Coeur d’Alene teens smoked more marijuana last year than they did in 2006, a contrast to a trend revealed in statistics released Monday in a federal survey about the drug and alcohol use among U.S. high school students.
In Spokane County, however, students’ marijuana use decreased, according to the Spokane County Regional Health District.
Of the Coeur d’Alene 12th-graders surveyed in 2008, nearly 23 percent had smoked pot within the past month – up 6 percentage points from the previous survey in 2006. Ninth-graders’ use also increased.
Of that younger group, “use only went up slightly in 2008, but I’m thinking we are going to see it go up again,” said Tammy Rubino, a spokeswoman for the Kootenai Alliance for Children and Families, which administers the survey every two years to ninth- and 12th-graders.
“Kids are seeing marijuana legalized for medical use in some states, and the impression is it’s not as dangerous as alcohol,” Rubino said. “I’ve heard people say, ‘It’s natural. It’s a plant.’ ”
During the same period, alcohol use dropped about 10 percentage points among 12th-graders and nearly 15 points for ninth graders, according to the survey.
A lot of data is out there about irreversible brain damage caused by underage drinking, Rubino said. “We’ve hit that pretty hard,” she added. But the message hasn’t been as consistent about marijuana.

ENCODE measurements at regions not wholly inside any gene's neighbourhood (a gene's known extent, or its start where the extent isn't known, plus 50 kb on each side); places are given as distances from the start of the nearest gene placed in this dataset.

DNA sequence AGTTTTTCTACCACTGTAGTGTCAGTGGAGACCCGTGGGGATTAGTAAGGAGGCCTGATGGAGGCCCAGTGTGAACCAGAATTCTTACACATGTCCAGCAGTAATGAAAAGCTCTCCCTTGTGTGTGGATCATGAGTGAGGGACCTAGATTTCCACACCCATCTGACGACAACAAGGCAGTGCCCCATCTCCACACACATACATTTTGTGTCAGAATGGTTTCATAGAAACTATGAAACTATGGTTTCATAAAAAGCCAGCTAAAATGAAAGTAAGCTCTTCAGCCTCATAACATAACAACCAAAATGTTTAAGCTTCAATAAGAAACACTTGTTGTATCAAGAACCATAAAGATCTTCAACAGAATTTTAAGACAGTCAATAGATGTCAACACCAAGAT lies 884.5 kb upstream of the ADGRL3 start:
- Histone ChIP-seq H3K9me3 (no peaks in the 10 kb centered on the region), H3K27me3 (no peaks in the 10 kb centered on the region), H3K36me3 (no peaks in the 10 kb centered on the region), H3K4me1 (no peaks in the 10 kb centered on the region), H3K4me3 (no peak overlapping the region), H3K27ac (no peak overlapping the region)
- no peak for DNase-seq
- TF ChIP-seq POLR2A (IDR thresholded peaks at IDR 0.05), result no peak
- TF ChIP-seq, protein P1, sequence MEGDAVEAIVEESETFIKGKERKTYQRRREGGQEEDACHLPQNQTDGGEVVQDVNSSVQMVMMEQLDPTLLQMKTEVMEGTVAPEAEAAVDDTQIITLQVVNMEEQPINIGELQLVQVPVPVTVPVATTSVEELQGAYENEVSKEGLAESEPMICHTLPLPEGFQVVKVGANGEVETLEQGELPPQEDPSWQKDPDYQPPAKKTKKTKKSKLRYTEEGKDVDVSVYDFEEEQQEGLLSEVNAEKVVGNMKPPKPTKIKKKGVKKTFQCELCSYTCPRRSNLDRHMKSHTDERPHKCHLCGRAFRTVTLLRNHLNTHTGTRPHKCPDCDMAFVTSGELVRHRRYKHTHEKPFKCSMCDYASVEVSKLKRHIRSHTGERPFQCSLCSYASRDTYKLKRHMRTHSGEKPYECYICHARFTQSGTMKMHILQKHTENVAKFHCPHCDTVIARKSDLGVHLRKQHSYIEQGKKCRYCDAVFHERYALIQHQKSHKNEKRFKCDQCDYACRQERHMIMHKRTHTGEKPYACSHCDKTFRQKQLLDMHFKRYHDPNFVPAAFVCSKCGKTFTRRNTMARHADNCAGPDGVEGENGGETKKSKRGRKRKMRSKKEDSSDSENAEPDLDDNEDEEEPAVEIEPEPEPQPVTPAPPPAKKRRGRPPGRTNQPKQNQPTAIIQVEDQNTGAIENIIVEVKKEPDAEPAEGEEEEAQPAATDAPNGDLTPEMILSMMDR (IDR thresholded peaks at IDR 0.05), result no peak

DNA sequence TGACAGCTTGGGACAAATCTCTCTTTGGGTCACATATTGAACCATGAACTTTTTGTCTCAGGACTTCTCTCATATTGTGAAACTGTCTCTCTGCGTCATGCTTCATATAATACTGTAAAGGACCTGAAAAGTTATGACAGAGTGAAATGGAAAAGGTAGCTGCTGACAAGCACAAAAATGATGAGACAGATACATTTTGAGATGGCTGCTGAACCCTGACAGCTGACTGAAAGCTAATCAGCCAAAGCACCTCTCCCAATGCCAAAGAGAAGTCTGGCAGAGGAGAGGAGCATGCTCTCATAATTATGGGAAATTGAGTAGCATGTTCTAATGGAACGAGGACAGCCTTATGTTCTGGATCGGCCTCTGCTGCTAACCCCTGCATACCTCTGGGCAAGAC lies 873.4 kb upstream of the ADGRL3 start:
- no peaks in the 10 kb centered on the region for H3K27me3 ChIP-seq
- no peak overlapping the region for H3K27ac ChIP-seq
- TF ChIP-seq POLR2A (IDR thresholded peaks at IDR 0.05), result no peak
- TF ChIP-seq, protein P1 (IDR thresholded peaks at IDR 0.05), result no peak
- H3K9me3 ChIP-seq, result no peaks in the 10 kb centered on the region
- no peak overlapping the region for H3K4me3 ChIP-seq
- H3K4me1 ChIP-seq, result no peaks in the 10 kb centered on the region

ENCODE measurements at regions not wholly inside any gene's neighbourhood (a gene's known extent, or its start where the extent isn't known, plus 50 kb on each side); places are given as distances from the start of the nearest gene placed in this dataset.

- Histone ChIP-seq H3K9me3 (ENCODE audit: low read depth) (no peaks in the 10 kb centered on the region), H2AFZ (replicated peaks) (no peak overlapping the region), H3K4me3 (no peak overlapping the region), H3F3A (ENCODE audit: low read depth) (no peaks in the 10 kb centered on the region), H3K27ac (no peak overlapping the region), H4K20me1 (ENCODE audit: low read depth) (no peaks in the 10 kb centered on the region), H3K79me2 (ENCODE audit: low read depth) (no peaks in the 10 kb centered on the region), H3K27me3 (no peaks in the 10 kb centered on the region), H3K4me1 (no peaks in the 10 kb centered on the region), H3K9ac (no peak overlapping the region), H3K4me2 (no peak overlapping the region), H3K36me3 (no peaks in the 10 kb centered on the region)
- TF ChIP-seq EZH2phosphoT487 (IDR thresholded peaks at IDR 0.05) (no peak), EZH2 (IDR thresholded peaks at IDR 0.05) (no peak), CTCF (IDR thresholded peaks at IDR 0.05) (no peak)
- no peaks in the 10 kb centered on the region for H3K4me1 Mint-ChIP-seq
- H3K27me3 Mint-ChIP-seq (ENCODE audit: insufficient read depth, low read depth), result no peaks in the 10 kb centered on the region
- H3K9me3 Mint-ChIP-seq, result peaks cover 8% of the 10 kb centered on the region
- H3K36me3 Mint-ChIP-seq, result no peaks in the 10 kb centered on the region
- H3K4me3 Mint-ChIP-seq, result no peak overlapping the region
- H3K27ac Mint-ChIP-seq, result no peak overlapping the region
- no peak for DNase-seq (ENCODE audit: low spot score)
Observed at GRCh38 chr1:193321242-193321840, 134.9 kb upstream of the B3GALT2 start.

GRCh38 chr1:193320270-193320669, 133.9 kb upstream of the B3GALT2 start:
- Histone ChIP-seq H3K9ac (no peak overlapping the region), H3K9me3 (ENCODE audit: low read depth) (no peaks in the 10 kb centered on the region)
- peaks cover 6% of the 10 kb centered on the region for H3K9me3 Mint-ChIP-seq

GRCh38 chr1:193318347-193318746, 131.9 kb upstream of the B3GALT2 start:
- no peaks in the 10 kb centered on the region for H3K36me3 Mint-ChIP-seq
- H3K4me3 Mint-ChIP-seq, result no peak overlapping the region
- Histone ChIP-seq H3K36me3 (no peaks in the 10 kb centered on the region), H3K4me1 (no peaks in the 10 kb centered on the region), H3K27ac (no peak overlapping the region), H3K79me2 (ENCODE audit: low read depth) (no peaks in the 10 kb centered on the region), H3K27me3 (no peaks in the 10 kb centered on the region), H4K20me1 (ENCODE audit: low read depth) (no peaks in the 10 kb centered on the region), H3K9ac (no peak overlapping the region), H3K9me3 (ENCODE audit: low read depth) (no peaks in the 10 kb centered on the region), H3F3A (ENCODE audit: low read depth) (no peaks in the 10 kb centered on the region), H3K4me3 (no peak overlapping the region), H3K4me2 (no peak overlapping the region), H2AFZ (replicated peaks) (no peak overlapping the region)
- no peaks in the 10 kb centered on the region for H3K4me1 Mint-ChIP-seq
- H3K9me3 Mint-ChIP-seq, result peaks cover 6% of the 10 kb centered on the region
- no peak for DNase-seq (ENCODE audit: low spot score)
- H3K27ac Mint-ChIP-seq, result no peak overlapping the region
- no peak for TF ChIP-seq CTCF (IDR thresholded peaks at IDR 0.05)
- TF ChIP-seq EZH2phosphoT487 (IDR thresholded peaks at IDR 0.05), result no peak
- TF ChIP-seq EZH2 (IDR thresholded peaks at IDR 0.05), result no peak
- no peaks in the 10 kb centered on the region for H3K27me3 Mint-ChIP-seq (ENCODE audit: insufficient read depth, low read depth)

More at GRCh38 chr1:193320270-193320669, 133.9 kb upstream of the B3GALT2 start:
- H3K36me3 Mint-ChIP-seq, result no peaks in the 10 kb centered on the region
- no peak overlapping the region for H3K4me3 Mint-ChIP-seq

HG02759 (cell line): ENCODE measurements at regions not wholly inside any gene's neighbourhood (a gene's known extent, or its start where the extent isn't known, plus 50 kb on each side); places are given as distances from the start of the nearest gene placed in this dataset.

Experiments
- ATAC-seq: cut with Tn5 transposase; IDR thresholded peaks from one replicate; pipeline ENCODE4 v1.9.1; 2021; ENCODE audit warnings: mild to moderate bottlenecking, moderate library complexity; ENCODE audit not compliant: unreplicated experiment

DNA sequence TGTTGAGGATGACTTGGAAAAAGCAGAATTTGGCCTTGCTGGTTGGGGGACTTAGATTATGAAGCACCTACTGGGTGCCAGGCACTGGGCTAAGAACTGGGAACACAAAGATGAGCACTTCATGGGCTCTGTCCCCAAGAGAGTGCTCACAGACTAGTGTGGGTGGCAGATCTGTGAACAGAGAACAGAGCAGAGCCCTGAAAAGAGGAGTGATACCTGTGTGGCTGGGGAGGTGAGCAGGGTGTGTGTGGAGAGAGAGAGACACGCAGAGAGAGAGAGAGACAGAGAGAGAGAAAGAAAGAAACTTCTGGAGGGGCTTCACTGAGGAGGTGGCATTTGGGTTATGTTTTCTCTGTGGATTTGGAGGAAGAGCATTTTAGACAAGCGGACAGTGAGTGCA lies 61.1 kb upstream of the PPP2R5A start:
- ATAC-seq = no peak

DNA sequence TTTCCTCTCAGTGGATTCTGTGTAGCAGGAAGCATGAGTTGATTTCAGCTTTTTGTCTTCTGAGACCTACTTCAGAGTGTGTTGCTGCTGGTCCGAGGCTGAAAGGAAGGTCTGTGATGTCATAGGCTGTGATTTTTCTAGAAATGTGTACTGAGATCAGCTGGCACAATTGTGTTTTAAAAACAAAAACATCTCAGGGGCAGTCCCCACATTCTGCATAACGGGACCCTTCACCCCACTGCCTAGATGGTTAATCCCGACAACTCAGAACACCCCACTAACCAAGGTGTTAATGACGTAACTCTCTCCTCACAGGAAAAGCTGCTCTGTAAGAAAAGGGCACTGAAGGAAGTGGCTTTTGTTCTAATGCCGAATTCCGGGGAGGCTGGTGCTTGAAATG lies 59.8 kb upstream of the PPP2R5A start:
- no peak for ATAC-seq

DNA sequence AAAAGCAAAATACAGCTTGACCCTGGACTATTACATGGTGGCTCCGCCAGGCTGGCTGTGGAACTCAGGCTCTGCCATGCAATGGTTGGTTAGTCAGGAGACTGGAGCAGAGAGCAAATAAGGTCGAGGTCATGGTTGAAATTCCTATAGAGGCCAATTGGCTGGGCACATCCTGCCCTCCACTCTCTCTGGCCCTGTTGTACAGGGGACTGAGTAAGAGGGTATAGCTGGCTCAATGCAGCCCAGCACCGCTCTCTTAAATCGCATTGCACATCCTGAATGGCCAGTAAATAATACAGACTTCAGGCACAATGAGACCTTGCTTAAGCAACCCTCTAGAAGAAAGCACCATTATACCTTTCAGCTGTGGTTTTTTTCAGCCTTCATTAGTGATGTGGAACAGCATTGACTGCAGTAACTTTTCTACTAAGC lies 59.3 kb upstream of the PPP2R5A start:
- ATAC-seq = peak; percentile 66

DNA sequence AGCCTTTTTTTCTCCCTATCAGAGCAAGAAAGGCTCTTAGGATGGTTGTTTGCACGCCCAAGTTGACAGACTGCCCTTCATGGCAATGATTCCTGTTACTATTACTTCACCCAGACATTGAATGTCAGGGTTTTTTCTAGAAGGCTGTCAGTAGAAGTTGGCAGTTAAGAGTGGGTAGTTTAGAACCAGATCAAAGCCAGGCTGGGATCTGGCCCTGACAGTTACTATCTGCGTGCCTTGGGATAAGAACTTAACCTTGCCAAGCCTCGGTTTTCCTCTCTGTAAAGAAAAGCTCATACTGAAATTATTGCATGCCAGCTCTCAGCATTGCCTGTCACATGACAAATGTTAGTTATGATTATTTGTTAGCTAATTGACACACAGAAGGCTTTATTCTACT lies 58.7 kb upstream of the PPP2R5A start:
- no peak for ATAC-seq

Coeur d’Alene high school students also showed an uptick in prescription drug abuse from 2006 to 2008, in alignment with the national survey.
Federal authorities think teens are unaware of the dangers of the prescription medications – OxyContin, Vicodin, Ritalin – because they are medically approved.
Some of those prescription drugs are considered a gateway to heroin, which also increased according to the Coeur d’Alene survey, from 0.4 percent among 12th-graders in 2006 to 2.4 percent in 2008, according to the Coeur d’Alene survey.
Spokane County students in the sixth, eighth, 10th and 12th grades reported they didn’t smoke more marijuana in 2008 than the previous two years, but the survey shows a much bigger percentage are using the drug as they get older.
For example, 3.2 percent of sixth-graders had smoked pot in 2008 while nearly 43 percent of 12th-graders had used it, according to the survey.
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